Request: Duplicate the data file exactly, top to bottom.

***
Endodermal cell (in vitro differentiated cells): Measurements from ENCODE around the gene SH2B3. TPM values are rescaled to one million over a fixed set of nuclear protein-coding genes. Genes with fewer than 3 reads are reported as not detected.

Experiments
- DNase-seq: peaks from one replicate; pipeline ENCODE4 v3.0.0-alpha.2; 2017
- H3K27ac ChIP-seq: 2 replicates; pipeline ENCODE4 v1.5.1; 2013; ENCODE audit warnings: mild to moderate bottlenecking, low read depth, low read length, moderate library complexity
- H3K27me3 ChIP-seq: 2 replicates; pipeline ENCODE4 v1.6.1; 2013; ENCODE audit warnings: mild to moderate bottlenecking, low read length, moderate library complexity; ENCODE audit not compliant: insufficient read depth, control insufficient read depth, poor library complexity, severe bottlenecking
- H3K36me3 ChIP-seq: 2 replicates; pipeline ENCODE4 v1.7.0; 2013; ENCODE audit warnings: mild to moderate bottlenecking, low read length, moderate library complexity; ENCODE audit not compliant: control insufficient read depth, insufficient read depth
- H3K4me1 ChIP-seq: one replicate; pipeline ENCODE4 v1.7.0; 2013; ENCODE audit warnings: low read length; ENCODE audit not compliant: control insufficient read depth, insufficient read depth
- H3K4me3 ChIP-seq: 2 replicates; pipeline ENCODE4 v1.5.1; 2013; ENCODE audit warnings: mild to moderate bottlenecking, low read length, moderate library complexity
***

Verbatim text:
Endodermal cell (in vitro differentiated cells): Measurements from ENCODE around the gene SH2B3. TPM values are rescaled to one million over a fixed set of nuclear protein-coding genes. Genes with fewer than 3 reads are reported as not detected.

Experiments
- DNase-seq: peaks from one replicate; pipeline ENCODE4 v3.0.0-alpha.2; 2017
- H3K27ac ChIP-seq: 2 replicates; pipeline ENCODE4 v1.5.1; 2013; ENCODE audit warnings: mild to moderate bottlenecking, low read depth, low read length, moderate library complexity
- H3K27me3 ChIP-seq: 2 replicates; pipeline ENCODE4 v1.6.1; 2013; ENCODE audit warnings: mild to moderate bottlenecking, low read length, moderate library complexity; ENCODE audit not compliant: insufficient read depth, control insufficient read depth, poor library complexity, severe bottlenecking
- H3K36me3 ChIP-seq: 2 replicates; pipeline ENCODE4 v1.7.0; 2013; ENCODE audit warnings: mild to moderate bottlenecking, low read length, moderate library complexity; ENCODE audit not compliant: control insufficient read depth, insufficient read depth
- H3K4me1 ChIP-seq: one replicate; pipeline ENCODE4 v1.7.0; 2013; ENCODE audit warnings: low read length; ENCODE audit not compliant: control insufficient read depth, insufficient read depth
- H3K4me3 ChIP-seq: 2 replicates; pipeline ENCODE4 v1.5.1; 2013; ENCODE audit warnings: mild to moderate bottlenecking, low read length, moderate library complexity